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Wednesday, January 31, 2007

Busting clutter


Clutter is rampant in South Florida. That's what I have learned as a result of The Miami Herald's Balance Makeover that ran in the newspaper today. I am flooded with comments from people who could relate to the plight of Pamela Fero, an air traffic controller and mother of six whose home overflows with clutter. Professional organizer Diane Hatcher showed Fero some ways to get started clearing to restore better balance to her disorganized life.
April Bolet of Miami says she can relate to Pamela She writes: "My clutter, has or does have a profound impact on my outlook every day. I know what I need to do and I just have to sit down and do it.''
Michelle Raghunandan has begun tackling her clutter. She writes: Your article brought my problem once again to the forefront. How refreshing to see I am not the only one to suffer with the clutter issue. I am overwhelmed after taking care of making it through daily survival task. This year (so far) I started to take on the task of spending at least 15 minutes every night (when homework permits at least) going through the many, many, many piles of mail.
I organized the piles of schoolwork, forms to sign and notices to read into a filing system Diane Hatcher shared with me. Let me tell you, busting clutter is worth the effort. I'm on my way to better balance. I plan to check in on Pamela in a few weeks and track her progress.

Monday, January 29, 2007

Breadwinner guilt

Loved the blog post on wwwworkingmomsagainstguilt.com. This question is posed: You're a successful working mom with happy, healthy kids, a solid relationship with your partner, and a booming career. Do you feel guilty if you happen to have a fatter paycheck than your hubby?
Dr. Gail Saltz on The Today Show said some women resent being the breadwinner. My thoughts: some men do too.
I have interviewed lots of breadwinner moms in recent years. I'm not sure how being a breadwinner plays out in their marriage, but I think these women will outright attribute their success at work to their husband's support. As long a your husband is supportive, what's to feel guilty about?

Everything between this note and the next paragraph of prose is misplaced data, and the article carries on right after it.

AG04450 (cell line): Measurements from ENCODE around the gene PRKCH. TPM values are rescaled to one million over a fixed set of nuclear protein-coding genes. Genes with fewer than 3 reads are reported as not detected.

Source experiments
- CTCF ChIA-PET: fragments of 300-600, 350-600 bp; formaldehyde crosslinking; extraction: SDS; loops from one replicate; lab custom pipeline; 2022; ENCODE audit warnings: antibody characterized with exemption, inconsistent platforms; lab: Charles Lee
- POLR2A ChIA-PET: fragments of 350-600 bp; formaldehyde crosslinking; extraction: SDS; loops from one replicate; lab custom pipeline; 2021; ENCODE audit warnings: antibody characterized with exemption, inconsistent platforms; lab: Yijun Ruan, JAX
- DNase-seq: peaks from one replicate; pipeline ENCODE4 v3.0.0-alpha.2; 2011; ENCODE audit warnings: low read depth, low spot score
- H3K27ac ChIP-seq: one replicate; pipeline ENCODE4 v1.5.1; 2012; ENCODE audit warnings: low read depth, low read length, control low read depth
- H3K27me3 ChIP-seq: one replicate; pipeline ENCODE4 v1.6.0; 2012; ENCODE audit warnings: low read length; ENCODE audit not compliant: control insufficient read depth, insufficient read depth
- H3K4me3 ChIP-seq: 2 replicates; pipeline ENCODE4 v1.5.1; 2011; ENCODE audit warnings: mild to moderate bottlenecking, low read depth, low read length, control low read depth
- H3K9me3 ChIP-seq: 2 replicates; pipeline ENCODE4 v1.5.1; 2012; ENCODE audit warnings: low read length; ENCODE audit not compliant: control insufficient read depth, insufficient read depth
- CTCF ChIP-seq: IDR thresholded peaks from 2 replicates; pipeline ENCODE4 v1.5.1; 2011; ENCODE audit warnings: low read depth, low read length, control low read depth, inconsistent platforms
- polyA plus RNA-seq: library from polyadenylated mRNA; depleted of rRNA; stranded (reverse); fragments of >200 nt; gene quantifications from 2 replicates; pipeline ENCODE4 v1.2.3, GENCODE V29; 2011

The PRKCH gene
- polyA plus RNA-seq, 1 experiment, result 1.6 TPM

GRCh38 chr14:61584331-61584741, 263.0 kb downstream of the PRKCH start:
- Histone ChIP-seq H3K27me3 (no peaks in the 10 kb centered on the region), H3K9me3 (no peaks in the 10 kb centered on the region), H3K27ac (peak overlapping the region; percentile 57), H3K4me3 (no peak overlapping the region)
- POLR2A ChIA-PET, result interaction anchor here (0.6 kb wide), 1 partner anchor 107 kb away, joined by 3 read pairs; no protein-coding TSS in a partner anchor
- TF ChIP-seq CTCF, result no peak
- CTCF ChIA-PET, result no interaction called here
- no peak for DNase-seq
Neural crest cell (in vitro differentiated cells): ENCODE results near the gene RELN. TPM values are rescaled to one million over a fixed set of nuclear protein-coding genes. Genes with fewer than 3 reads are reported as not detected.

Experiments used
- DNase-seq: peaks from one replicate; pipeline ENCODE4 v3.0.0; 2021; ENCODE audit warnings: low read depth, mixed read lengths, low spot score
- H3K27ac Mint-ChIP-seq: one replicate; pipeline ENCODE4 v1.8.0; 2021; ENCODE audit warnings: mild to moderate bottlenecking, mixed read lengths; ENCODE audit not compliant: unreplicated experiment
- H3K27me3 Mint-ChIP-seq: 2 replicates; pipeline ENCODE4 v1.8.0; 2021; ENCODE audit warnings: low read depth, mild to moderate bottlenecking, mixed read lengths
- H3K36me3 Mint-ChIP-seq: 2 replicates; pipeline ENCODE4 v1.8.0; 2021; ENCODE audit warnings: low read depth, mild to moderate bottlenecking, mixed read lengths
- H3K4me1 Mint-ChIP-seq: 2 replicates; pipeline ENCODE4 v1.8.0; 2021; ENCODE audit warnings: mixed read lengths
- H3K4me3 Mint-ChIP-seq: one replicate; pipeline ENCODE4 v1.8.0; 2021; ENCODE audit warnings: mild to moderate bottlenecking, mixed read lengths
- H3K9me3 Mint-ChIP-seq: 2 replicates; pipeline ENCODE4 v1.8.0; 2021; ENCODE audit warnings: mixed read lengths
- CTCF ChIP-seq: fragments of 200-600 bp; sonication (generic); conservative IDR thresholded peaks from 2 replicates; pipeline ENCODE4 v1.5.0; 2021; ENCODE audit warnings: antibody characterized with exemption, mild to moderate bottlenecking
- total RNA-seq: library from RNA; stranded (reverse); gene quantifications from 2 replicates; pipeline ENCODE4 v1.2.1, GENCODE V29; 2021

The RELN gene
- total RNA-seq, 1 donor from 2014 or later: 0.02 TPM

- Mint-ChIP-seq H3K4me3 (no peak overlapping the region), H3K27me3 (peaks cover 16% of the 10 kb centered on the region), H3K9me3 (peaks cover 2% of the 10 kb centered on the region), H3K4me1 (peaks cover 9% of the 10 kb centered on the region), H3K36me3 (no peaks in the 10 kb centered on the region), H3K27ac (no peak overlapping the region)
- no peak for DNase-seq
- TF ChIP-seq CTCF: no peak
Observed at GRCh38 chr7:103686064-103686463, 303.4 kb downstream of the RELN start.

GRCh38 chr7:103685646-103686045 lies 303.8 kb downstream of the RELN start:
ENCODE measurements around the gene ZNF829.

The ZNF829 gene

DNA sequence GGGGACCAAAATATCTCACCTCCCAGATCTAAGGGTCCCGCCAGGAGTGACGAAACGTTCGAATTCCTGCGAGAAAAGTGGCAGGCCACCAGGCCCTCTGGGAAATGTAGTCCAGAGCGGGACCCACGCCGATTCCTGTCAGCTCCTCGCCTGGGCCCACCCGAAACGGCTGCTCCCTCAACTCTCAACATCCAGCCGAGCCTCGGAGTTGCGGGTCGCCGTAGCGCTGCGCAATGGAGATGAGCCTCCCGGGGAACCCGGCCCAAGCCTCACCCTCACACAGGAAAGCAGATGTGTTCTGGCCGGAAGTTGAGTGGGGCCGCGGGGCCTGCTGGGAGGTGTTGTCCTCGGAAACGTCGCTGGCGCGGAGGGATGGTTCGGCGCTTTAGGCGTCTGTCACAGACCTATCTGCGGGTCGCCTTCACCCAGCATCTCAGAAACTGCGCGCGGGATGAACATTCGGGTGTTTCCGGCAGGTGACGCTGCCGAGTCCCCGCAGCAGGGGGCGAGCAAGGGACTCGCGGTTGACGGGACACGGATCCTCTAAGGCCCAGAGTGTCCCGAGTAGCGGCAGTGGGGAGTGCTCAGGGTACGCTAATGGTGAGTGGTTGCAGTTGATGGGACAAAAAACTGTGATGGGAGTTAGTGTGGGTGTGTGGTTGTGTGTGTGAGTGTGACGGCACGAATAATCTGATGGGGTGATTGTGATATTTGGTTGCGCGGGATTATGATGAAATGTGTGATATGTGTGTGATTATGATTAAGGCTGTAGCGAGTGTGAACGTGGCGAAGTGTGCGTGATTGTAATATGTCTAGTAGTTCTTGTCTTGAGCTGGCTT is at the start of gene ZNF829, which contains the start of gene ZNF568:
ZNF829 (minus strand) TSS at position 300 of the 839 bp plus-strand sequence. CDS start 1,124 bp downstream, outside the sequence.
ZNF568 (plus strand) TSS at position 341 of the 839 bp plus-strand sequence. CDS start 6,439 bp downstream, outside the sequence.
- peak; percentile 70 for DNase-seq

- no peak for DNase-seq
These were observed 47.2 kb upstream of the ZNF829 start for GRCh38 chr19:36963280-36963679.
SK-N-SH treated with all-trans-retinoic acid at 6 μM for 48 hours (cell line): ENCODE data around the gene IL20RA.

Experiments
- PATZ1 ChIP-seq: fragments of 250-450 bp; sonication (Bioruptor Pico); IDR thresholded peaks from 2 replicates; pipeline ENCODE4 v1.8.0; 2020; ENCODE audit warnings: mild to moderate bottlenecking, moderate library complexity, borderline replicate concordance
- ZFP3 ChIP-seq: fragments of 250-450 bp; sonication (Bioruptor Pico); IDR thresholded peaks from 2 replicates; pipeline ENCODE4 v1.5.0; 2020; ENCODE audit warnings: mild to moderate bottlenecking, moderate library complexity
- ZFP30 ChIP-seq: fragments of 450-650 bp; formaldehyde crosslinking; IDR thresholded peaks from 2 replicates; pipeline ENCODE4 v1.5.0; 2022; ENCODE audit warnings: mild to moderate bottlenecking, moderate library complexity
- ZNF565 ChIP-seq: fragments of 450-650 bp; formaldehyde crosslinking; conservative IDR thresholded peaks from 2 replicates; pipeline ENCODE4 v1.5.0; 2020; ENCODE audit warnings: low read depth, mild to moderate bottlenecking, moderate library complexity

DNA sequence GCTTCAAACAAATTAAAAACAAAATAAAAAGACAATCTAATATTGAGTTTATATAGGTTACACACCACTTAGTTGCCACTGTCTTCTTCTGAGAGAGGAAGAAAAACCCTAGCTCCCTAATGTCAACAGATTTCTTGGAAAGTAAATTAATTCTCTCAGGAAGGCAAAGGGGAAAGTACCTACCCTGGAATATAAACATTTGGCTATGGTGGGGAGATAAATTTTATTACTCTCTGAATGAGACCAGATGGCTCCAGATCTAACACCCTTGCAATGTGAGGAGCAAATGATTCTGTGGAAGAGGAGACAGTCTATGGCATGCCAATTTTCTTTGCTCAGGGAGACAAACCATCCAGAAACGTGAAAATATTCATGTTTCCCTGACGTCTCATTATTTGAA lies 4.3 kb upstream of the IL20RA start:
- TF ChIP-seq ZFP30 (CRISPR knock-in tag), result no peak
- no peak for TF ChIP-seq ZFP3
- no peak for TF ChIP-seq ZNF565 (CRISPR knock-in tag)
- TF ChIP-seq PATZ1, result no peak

Online at work for personal use

This weekend, my husband and I got into a big debate about using your computer for personal activities while at work. I've shopped online from my desk, I confessed. Once I get home, I really don't have time to get on my computer, unless its late at night. I think its OK to do, especially when I have spent so many evenings doing work-related activities on my personal time.
My husband, who is in management at his company, disagrees. Strongly. He feels no one should use their computer for personal activities during the work day. He gets most huffy about hourly workers. He feels they should stay later to make up the time if they use their computer to shop online, send personal e-mails, get on gaming sites, etc. during the workday.
Maybe its more about moderation. Opinions please!

Thursday, January 25, 2007

Considering a career change?


Considering a career change? Jill Rapperport was overseeing a group of Latin America business magazines at Ziff-Davis Publishing. But with all the meetings, conference calls, sales appointments, long hours and travel, there was no time for her daughter or herself. "I was aging rapidly," she says. Now she's teaching adults and children to better manage stress through yoga. Rapperport, president of Soaring Eagle Yoga, has these tips for realizing career and life dreams:

  • Take some quiet time to connect with yourself. Listen to what really excites you, thrills you, or nags at you.
  • Build a support structure around you to help with making your dream or career change happen.
  • Get clear on your vision. It may be that you change your role in your current career.
  • Create action steps to make the change happen.

Companies advancing women


Catalyst, an organization focused on women's issues, announced its awards yesterday recognizing business initiatives that advance women. I like the fact that Catalyst not only looks at the initiatives but judges whether they get results. We all are way too familiar with initiatives that go nowhere. Congrats to those who have done it right!